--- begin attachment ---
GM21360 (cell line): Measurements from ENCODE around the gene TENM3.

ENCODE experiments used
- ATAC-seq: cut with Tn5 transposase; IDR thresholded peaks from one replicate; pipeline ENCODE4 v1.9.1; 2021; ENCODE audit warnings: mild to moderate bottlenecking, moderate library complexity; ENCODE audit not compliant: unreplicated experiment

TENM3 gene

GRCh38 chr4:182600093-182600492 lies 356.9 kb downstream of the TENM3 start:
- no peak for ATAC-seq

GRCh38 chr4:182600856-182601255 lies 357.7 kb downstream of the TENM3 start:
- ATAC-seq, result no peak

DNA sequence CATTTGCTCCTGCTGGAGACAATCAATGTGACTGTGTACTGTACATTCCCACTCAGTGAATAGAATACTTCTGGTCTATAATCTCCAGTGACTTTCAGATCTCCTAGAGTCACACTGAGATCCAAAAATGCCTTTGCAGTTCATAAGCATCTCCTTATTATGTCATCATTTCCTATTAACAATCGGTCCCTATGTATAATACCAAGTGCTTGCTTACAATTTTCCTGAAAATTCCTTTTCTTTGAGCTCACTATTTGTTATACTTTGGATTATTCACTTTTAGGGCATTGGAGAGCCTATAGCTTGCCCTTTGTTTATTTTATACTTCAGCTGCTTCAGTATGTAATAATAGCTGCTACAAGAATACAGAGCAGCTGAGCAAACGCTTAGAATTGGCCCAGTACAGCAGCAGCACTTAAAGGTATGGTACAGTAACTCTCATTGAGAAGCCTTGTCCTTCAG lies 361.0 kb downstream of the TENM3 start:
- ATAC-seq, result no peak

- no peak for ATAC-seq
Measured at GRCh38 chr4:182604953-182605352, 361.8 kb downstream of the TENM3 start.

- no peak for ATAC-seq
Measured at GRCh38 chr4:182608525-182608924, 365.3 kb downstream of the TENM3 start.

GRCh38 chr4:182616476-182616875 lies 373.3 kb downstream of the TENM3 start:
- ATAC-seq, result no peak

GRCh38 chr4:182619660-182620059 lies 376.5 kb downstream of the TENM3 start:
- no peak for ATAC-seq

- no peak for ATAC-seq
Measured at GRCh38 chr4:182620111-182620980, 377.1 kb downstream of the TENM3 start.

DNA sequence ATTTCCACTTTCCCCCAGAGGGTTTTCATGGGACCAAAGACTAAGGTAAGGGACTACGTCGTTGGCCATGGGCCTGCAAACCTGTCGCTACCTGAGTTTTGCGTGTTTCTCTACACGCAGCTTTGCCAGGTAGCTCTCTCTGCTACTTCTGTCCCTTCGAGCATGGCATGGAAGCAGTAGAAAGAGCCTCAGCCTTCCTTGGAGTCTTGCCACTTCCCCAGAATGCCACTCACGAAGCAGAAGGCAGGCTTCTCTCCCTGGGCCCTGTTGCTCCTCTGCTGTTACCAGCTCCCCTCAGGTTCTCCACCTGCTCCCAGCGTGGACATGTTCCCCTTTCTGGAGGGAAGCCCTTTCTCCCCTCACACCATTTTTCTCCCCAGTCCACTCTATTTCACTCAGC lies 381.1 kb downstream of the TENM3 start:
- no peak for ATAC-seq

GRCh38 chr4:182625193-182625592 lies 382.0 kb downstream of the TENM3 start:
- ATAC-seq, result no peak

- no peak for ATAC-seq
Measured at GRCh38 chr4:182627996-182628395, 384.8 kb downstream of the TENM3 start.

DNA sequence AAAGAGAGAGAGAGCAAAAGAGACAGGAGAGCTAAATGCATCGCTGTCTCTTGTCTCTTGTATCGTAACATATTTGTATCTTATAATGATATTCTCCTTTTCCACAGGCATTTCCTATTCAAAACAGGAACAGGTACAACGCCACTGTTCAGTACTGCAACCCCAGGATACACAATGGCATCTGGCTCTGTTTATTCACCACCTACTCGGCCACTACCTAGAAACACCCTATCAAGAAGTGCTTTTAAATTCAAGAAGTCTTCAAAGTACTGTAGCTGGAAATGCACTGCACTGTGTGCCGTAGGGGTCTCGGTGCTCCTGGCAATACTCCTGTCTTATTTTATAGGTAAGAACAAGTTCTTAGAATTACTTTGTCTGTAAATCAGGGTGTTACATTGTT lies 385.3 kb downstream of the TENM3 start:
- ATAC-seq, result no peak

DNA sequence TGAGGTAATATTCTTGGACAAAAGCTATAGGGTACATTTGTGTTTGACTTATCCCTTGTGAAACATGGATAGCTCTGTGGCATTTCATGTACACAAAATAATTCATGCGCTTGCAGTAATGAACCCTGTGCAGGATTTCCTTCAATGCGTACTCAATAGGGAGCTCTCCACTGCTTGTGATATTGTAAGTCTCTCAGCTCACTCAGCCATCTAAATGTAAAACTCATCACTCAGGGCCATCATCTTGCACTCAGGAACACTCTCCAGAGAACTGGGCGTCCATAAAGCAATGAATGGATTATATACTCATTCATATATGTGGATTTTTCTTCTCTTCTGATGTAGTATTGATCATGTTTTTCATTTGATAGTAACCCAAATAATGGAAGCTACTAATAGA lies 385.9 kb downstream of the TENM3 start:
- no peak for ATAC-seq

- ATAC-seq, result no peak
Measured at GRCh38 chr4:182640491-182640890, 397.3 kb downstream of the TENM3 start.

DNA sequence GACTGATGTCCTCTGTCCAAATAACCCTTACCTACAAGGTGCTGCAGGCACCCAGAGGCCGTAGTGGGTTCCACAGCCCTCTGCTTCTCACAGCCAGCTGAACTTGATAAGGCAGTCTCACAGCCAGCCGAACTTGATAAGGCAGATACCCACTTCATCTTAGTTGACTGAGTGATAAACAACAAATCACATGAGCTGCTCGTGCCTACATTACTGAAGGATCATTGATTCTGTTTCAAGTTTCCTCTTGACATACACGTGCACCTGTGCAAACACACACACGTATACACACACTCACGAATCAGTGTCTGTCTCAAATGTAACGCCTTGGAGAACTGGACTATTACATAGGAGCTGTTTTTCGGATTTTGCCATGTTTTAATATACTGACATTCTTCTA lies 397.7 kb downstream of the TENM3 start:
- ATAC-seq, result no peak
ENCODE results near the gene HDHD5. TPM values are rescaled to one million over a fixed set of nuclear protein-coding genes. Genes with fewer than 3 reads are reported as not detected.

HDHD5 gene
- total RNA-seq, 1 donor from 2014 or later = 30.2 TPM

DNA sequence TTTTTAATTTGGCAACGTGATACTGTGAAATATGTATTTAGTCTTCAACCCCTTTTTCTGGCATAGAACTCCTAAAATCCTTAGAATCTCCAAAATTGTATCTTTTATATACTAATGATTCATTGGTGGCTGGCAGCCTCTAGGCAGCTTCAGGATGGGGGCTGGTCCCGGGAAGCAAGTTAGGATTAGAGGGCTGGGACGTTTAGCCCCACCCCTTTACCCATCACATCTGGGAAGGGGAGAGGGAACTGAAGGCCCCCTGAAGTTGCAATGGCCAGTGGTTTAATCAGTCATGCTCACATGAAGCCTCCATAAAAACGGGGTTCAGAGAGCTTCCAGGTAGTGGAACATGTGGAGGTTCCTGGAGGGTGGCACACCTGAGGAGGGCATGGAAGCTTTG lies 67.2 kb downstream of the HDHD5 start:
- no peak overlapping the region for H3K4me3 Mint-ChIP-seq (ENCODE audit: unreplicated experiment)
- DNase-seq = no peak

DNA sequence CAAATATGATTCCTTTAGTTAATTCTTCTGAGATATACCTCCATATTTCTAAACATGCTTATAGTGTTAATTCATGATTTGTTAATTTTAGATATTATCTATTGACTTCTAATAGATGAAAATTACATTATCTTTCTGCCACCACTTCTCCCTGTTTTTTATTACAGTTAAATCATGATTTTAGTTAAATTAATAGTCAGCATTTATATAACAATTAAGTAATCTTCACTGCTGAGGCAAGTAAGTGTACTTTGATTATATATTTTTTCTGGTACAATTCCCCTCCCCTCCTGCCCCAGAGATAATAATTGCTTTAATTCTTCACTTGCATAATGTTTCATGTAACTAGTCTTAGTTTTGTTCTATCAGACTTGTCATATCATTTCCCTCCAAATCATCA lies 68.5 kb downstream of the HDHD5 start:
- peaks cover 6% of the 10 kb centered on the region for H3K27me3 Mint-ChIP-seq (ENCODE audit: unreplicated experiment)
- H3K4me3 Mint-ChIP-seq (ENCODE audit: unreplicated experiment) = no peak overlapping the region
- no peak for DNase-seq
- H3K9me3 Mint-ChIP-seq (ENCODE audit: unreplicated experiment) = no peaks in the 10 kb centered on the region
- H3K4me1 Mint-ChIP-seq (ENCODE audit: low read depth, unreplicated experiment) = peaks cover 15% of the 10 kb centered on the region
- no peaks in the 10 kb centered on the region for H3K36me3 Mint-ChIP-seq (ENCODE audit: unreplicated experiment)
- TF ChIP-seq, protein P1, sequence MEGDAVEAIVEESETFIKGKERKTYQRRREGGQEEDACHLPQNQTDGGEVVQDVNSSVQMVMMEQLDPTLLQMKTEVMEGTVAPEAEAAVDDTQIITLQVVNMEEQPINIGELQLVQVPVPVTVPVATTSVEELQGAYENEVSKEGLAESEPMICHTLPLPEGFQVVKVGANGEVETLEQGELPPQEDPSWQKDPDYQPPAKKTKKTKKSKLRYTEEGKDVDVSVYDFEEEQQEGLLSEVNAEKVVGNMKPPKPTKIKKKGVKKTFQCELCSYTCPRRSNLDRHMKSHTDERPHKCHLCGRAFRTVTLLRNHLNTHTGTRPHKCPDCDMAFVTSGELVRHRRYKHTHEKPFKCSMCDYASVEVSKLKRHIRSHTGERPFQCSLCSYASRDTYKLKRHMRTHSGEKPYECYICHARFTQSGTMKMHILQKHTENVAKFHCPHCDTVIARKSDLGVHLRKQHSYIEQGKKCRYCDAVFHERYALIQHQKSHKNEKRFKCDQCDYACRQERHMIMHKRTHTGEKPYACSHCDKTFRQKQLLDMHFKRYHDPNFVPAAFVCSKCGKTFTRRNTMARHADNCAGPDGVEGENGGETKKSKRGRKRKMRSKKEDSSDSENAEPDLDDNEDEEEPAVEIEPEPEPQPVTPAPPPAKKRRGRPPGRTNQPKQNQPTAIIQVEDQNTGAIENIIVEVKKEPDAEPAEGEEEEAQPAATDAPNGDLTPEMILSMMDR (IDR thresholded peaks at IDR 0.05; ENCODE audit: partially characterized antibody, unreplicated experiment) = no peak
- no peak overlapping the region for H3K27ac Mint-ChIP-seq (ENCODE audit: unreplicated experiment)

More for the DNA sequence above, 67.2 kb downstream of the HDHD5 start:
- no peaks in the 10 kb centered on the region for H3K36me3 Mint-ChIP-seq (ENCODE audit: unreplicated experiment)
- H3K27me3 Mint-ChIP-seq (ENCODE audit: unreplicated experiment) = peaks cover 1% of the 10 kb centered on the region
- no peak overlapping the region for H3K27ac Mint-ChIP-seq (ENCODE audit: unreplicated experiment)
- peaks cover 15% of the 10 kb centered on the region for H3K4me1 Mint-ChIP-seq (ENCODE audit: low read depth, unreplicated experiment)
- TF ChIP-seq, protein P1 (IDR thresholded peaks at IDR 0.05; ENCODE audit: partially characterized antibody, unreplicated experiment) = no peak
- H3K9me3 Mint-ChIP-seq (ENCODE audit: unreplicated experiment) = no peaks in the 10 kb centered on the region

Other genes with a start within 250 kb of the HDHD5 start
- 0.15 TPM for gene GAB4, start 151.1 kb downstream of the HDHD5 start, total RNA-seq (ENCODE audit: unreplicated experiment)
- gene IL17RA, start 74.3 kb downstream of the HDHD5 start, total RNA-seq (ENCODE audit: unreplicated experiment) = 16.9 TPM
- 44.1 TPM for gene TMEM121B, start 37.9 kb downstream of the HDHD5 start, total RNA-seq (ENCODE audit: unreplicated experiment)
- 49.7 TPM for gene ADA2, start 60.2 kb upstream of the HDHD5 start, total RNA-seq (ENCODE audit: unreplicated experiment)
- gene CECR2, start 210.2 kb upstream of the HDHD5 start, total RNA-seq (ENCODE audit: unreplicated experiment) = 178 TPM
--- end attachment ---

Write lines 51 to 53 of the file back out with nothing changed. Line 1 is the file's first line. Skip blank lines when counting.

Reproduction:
- no peaks in the 10 kb centered on the region for H3K36me3 Mint-ChIP-seq (ENCODE audit: unreplicated experiment)
- H3K27me3 Mint-ChIP-seq (ENCODE audit: unreplicated experiment) = peaks cover 1% of the 10 kb centered on the region
- no peak overlapping the region for H3K27ac Mint-ChIP-seq (ENCODE audit: unreplicated experiment)